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The Key to Writing Engaging Interpretive Text: Common Human Elements

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B. Craine

2022年05月12日

“Information, as such, is not interpretation. Interpretation is revelation based on information.”

“The chief aim of interpretation is not instruction but provocation.”

Freeman Tilden (Interpreting our Heritage, 1959)

Writing good interpretive text is deceptively hard.

As of this blog post, I have written or edited interpretive text for 22 different historical sites in Japan—a grand total of 537 signs, web pages, and pamphlet blurbs. If we’re counting individual words, it’s roughly equivalent to two and a half full-length novels. In short: I have explained a lot of things to a lot of people. I would like to think that I am maybe, just maybe, starting to get the hang of it. But still I page through relevant literature, searching for nuggets of wisdom like the ones above, because the job is a tough one.

What makes writing interpretive text so tough? Well, the two quotes above encapsulate the two biggest challenges. The first is about handling information, and the second is about stirring something inside your readers. Like Tilden says, information alone is insufficient. It’s not enough to explain, you have to say something both relevant and revelatory.

A good piece of interpretive text invites the reader to engage—with the site, with history, with culture, and with themselves. It answers the questions that visitors brought in their luggage and then makes them want to ask more. A good piece of text will stay with its readers, emerging hours or days later to jostle their imaginations.

A good piece of interpretive text invites the reader to engage—with the site, with history, with culture, and with themselves.

Needless to say, this is difficult, especially given that readers will not automatically lend you their interest. People are curious by nature, but they are also busy. They will not waste their time on anything that does not help them in some way—whether it is helping them understand their surroundings, helping them process their existence in the cosmos, or helping them decide where to go for lunch.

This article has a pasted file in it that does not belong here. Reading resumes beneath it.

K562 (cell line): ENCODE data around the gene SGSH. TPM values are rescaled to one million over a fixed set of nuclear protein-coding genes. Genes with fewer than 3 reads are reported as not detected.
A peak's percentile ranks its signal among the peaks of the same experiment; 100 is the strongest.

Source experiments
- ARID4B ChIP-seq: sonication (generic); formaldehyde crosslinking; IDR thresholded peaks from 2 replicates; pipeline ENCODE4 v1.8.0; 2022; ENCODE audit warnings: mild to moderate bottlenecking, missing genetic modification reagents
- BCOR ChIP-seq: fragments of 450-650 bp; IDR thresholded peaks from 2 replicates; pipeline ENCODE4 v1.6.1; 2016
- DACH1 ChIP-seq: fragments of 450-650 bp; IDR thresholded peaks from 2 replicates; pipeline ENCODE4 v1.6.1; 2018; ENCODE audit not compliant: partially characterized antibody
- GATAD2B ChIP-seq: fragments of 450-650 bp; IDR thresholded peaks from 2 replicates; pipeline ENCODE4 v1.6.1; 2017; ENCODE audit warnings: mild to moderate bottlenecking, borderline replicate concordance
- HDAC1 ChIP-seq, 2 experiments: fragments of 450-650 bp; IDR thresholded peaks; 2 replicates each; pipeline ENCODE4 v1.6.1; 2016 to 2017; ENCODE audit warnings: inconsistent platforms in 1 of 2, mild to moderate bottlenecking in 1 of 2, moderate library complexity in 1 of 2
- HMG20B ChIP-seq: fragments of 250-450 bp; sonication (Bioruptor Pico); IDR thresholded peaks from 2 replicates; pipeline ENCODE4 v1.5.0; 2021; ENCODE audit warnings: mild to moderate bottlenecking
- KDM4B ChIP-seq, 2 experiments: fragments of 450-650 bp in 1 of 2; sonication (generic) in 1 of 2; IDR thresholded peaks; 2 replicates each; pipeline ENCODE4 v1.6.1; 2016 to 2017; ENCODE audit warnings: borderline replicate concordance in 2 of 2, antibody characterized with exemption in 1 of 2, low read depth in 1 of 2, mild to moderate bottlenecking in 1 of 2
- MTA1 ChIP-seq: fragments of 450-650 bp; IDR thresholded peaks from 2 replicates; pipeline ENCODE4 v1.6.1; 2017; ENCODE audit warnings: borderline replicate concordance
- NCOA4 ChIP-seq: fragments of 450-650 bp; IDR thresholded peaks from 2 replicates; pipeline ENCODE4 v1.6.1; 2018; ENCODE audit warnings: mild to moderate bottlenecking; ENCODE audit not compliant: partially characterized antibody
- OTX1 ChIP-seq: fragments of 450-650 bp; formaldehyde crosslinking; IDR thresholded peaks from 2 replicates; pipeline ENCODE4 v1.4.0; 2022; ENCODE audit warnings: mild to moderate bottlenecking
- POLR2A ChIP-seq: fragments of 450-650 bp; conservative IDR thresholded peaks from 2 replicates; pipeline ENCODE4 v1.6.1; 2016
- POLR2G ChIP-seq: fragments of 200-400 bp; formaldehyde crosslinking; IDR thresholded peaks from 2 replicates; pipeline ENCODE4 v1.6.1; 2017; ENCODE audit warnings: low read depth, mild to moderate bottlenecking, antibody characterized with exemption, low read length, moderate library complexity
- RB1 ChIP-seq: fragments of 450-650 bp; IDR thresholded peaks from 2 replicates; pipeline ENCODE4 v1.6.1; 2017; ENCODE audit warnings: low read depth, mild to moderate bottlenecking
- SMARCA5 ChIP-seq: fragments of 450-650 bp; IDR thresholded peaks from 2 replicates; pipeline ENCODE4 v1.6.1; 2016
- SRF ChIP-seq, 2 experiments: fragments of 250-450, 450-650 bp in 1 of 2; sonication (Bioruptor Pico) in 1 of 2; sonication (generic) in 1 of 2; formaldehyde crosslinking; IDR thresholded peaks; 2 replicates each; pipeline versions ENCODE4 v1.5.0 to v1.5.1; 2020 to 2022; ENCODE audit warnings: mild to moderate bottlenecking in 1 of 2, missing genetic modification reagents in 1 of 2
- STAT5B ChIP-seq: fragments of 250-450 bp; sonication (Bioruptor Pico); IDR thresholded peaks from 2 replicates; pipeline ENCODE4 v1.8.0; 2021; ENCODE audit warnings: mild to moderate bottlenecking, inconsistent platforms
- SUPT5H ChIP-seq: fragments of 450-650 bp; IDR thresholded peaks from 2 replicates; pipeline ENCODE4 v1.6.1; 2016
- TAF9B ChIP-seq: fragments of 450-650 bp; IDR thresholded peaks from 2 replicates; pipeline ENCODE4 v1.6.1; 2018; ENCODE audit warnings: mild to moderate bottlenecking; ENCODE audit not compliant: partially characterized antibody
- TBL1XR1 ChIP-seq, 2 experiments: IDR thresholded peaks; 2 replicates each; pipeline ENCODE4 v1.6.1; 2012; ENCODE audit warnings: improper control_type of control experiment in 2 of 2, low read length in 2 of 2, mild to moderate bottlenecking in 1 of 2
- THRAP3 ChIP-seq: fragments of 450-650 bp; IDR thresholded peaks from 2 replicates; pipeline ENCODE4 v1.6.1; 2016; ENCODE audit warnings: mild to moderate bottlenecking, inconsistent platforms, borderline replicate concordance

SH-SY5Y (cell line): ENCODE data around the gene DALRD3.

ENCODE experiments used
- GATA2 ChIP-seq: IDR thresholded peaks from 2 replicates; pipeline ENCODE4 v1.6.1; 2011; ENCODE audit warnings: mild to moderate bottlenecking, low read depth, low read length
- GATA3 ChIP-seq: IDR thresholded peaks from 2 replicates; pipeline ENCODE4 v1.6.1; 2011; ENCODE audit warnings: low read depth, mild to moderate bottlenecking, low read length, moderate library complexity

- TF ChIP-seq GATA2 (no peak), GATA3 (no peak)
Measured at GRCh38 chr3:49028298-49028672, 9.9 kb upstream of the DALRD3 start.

I am often asked, either directly or indirectly, to be an arbiter of what is interesting or appealing to foreign visitors. Every town, park, museum, temple, shrine, and historic building has a story to tell, and they want to know how to tell it. They want to know how to make people listen.

When I first began this work, coming as I was from a background in translation, my imemdiate focus was on finding the right words. People would read the signs in Japanese, if they could, I thought. All they need is to have things explained in a language they know.

As it turns out, I was horribly wrong. My first efforts were awful. I did not yet know Tilden’s lessons, and my first texts were just clumps of the information I received in Japanese. They were barely interesting to me, much less anyone else.

How, then, do you make people listen?

The Grizzly Bear and the Panda

Faced with this challenge, I find my imagination drifts to a fanciful scene: a panda bear and a grizzly bear have met at a cafe in Kyoto to discuss how they can attract new ursine visitors to the area.

“Have you been to Jizōin Temple?” says the panda bear, sipping tea. “The moso bamboo there is truly the best. It makes my mouth water just thinking about it. Ahh! It’s sure to be a hit with other bears.”

“Bamboo?” says the grizzly bear, who has been snacking on complementary walnuts. “What’s so great about bamboo?”

“What do you mean, what’s so great?” says the panda. “It’s delicious! And the temple there is so lovely—have you seen their Jizō statue? And they have a piano so that visitors can offer up a song. Isn’t that precious?”

“What’s a ‘Jee-zo’?” says the grizzly. “What I’d really like to know is where I can dig for some nice grubs. How are the grubs around here, anyway?”